The cruel treatment of the prisoners leads to near-starvation and suffering from a wide variety of malnutrition and constitution sicknesses. After being in the isolation of prison, the author and her fellow prisoners had to adapt to life in a camp where there is a hierarchy based on the crime. As political prisoners, they were treated as the lowest form of inmate, and given the hardest and least desirable tasks. Ginzburg and many of her fellow political prisoners, many of them unaccustomed to heavy manual labor, were expected to fell large trees on very meager rations and terrible living conditions. The author, herself, was close to death on many occasions, and was saved through a kind-hearted camp doctor.

Her experience of the camps, and the treatment of the prisoners, seems eerily similar to the Nazi treatment of prisoners in concentration camps. Although the USSR camps were meant for labor and not necessarily extermination, the incarcerated often died because of the harsh conditions and poor health. The most critical aspect of this novel is that most of the individuals she encounters in the prisons and camps are of similar social class to her. Therefore, the reader gets no perspective of what conditions and treatment were like for people from more impoverished conditions and rural areas. There is also no information about what life was like for non-incarcerated peoples. These criticisms are accurate, but also invalid because the book was written as her own memoirs of this time. INTO THE WHIRLWIND is important because it bears witness to the ways that the USSR treated its citizens during this time in history. In a world where political instability is a real possibility, and human rights are violated regularly, works like this remind us of how dangerous those things can be when unchecked. ( )
1 ääni BooksForYears | Nov 29, 2016 |
This is the story of Ginzburg's suffering in Stalin's Russia. Eugenia was a loyal Communist Party member who happened (unknowingly) to work for a "resistor' at a newspaper. Just by association she was pulled from her home at night and her frightful journey begins without benefit of trial or testimony. She will never see her home or son again. Stark stories of torture and deprivation in the labor camps and gulags. She wrote this book in 1953 and had to leave it unfinished as she had to flee, even though Stalin was dead. I believe the newer copies now have an addendum. ( )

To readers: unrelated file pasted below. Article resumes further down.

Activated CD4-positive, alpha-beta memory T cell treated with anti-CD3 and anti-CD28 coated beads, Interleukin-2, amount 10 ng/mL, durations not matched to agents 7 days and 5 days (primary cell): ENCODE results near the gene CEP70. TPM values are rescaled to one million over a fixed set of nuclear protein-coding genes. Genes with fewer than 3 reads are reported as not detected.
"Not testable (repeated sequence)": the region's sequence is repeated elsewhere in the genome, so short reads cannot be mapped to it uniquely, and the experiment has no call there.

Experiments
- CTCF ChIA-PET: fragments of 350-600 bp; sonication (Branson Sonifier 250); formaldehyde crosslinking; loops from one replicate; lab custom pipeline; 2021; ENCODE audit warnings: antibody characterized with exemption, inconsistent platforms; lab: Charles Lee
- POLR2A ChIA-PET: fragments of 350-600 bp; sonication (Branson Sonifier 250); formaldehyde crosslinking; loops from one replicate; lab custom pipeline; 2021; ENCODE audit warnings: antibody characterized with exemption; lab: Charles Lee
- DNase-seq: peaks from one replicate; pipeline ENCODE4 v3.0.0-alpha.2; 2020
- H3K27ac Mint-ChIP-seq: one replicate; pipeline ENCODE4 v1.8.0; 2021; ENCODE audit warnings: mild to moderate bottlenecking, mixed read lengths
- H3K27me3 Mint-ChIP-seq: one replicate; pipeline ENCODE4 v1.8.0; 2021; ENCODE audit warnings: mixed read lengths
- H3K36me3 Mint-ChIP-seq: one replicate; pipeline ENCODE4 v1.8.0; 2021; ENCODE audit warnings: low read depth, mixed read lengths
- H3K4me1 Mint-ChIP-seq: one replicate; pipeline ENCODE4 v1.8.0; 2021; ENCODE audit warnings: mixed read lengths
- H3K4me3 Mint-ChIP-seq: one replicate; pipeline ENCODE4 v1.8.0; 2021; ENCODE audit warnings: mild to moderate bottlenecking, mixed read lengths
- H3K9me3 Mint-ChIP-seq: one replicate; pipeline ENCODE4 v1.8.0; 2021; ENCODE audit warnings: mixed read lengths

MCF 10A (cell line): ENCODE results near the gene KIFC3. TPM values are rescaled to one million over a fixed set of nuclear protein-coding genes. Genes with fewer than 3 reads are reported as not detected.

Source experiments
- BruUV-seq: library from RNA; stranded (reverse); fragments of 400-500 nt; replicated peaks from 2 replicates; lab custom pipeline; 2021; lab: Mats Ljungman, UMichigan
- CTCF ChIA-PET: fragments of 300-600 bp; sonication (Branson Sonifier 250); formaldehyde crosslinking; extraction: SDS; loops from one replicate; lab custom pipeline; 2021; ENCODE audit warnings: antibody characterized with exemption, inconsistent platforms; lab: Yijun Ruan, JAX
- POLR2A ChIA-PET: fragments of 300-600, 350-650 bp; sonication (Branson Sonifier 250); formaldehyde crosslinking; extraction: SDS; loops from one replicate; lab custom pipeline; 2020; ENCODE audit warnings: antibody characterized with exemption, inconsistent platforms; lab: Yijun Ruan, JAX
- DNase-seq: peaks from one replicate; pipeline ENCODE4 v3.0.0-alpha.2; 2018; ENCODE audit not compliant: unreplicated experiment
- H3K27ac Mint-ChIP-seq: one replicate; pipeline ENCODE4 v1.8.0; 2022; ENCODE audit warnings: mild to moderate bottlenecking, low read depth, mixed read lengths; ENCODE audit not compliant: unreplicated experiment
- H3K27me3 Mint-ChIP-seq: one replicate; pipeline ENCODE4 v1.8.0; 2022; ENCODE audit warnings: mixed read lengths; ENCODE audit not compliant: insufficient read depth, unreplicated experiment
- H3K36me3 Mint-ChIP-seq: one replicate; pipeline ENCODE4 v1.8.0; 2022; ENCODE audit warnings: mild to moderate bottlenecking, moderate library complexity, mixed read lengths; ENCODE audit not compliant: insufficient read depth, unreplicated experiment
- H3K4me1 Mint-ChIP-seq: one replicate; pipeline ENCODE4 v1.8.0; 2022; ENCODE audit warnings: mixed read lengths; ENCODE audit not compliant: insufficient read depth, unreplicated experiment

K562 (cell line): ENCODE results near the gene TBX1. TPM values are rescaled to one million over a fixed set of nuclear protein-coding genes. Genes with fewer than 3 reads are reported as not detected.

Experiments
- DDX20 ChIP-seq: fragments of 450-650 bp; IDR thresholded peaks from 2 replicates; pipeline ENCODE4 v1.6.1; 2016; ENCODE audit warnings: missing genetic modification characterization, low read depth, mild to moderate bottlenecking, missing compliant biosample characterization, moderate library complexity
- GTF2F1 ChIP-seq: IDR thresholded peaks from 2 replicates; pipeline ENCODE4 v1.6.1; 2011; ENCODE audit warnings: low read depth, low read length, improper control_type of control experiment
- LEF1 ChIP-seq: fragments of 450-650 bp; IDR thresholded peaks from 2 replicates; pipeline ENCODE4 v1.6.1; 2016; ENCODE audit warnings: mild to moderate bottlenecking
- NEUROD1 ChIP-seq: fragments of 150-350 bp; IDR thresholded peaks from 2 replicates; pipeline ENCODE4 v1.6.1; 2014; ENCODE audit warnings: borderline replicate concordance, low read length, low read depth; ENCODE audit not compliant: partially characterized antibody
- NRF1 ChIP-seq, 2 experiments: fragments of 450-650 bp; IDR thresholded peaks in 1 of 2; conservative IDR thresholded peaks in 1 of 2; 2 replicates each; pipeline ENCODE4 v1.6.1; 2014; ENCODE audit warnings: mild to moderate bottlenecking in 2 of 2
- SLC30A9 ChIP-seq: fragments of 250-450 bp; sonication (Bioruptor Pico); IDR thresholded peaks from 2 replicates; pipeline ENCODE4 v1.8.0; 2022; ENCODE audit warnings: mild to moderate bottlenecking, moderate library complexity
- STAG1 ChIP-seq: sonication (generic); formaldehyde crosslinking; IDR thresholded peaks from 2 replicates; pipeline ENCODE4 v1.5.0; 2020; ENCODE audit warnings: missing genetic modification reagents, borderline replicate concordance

Tess_W | Jul 30, 2016 |
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» Lisää muita tekijöitä (1 mahdollinen)

Tekijän nimiRooliTekijän tyyppiKoskeeko teosta?Tila
Ginsburg, Eugeniaensisijainen tekijäkaikki painoksetvahvistettu
Braithwaite, RodricJälkisanatmuu tekijäeräät painoksetvahvistettu
Geier, SwetlanaKääntäjämuu tekijäeräät painoksetvahvistettu
Harari, ManyaKääntäjämuu tekijäeräät painoksetvahvistettu
Hayward, MaxKääntäjämuu tekijäeräät painoksetvahvistettu
Stevenson, PaulKääntäjämuu tekijäeräät painoksetvahvistettu

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The year 1937 began, to all intents and purposes, at the end of 1934--to be exact, on the first of December.
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"Journey/Into the Whirlwind" is a different work from "Within the Whirlwind" - they are the first and second parts of a memoir, respectively. Do not combine.
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Englanninkielinen Wikipedia (2)

Both witness to and victim of Stalin’s reign of terror, a courageous woman tells the story of her harrowing eighteen-year odyssey through Russia’s prisons and labor camps. Translated by Paul Stevenson and Max Hayward. A Helen and Kurt Wolff Book